Good afternoon – I’m Michelle Landry and as the Federal Assistant Minister for Children and Families, it’s wonderful to have this opportunity to speak to you today.
To begin, I would like to acknowledge the traditional owners of the lands on which we are all meeting, and pay my respects to their Elders past and present.
Today of course, is a very important occasion and I’m pleased to be a part of the launch of SNAICC’s Family Matters Report for 2020.
On behalf of the Morrison Government, I would like to commend SNAICC for their ongoing leadership over the past 40 years in providing an effective voice for Aboriginal and Torres Strait Islander children.
Out-of-home care is the focus of this year’s Family Matters report, and the message is clear: we urgently need to turn the tide on the over-representation of Indigenous kids in out-of-home care.
The report is emphatic in pointing out that if we are to make progress, we need to empower the voices of Indigenous people.
SNAICC’s convincing argument is that major change – to systems, to policy and to practice – will only be secured when Indigenous leaders, their families and communities, are able to participate, and have control over, decisions that affect their lives, and their people.
And it’s this approach that is built into the new National Closing the Gap Agreement that was announced in July, by the Prime Minister and Minister Ken Wyatt.
Of immense importance was that for the first time, Closing the Gap measures were negotiated directly with Aboriginal and Torres Strait Islander people’s themselves.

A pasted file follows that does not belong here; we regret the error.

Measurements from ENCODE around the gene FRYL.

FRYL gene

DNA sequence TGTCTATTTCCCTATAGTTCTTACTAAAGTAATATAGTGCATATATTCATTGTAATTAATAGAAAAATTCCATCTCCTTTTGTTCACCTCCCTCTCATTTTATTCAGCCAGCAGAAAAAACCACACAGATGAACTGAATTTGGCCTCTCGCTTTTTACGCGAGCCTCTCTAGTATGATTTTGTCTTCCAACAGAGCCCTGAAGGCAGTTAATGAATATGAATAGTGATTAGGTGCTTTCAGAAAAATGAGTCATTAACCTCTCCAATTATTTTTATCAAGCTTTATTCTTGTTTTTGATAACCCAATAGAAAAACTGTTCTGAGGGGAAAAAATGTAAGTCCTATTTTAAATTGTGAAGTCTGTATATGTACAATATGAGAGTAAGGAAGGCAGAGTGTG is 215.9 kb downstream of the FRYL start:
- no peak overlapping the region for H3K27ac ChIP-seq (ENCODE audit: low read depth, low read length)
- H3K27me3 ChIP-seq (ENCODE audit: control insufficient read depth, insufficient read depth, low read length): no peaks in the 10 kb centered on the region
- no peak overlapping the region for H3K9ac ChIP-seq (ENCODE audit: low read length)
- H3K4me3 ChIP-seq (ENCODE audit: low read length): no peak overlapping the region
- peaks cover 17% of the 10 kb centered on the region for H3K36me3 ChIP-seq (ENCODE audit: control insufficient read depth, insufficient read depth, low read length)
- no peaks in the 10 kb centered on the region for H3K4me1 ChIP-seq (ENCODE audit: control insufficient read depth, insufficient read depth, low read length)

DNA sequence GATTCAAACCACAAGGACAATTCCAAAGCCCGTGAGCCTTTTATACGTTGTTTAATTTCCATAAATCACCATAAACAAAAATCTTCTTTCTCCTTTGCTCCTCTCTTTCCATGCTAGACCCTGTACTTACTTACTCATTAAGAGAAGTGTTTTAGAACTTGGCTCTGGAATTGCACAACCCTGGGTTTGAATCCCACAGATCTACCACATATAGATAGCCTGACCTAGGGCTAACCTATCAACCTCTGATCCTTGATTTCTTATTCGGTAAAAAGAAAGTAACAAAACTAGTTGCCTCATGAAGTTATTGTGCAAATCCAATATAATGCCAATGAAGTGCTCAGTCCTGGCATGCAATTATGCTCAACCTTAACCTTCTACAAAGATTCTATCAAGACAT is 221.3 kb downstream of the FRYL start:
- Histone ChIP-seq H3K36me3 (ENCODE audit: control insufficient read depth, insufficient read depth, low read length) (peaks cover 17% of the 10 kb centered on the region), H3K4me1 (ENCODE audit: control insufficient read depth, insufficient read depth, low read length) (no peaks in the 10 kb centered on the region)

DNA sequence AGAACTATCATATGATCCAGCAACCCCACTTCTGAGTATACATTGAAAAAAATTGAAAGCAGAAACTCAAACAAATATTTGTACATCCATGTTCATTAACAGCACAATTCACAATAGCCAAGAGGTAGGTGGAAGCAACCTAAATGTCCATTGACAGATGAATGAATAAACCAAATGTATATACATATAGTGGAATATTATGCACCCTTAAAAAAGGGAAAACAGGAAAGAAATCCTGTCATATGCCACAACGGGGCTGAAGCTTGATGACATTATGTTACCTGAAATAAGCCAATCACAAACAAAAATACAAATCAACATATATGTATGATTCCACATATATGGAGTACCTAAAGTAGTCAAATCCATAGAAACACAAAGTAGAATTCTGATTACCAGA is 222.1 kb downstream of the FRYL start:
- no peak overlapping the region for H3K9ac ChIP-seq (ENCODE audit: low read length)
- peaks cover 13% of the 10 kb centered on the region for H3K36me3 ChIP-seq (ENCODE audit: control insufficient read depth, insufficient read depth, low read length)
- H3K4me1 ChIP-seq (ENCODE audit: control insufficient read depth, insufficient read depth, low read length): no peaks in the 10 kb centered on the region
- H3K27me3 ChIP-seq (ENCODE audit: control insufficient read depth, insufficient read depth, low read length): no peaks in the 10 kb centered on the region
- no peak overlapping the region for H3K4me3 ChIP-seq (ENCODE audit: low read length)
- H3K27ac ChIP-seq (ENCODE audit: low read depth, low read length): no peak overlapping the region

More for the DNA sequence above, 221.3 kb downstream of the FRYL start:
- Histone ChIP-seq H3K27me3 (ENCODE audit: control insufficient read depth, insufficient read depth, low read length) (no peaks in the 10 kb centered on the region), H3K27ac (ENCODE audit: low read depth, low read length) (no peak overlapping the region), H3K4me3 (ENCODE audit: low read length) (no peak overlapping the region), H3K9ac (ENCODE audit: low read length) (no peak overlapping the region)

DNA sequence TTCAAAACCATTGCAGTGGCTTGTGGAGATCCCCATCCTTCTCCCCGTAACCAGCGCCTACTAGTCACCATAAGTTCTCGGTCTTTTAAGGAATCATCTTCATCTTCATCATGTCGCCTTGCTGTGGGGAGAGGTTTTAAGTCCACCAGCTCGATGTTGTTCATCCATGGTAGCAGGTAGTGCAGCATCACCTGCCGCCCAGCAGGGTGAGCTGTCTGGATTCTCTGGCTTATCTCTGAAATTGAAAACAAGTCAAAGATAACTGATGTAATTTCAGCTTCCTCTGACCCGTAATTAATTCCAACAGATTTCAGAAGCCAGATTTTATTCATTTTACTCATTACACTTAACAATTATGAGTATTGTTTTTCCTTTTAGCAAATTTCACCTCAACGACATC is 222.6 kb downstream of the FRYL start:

As you are all aware, this new Agreement requires all parties to work in close partnership with Indigenous Australians in all aspects of policy development, and program and service delivery.
And as the Prime Minister said, this new effort to Close the Gap is built on mutual trust, dignity and respect, with shared responsibility, and shared accountability.
As a result, the gaps we are seeking to close have been defined by Aboriginal and Torres Strait Islander leaders. And also, for the first time, the National Agreement includes a target to reduce the rate of over-representation of Indigenous kids in out-of-home care.
The goal is to reduce the rate by 45 per cent by the year 2031.
Concerningly, this year’s Family Matters Report points out that this rate has increased in every state and territory over the last 10 years.
Last year in Australia, there were more than 20,000 Indigenous children in out-of-home care, which was about one in every 16 kids. And unfortunately, they are almost ten times more likely than non-Indigenous children to be in out-of-home care.
These are, by any measure, extremely distressing figures.
However, I can assure you that securing the safety and wellbeing of Indigenous children is a top priority for the Morrison Government, and we are building real momentum – through Closing the Gap, through discussions with state and territory ministers, and through the development of new policy strategies - that I’m confident will make a positive long-term difference in this space. Community Services Ministers across the nation have strongly endorsed the importance of aligning the new Closing the Gap targets with the next children’s strategy that we are developing together, which will replace the National Framework for Protecting Australia’s Children.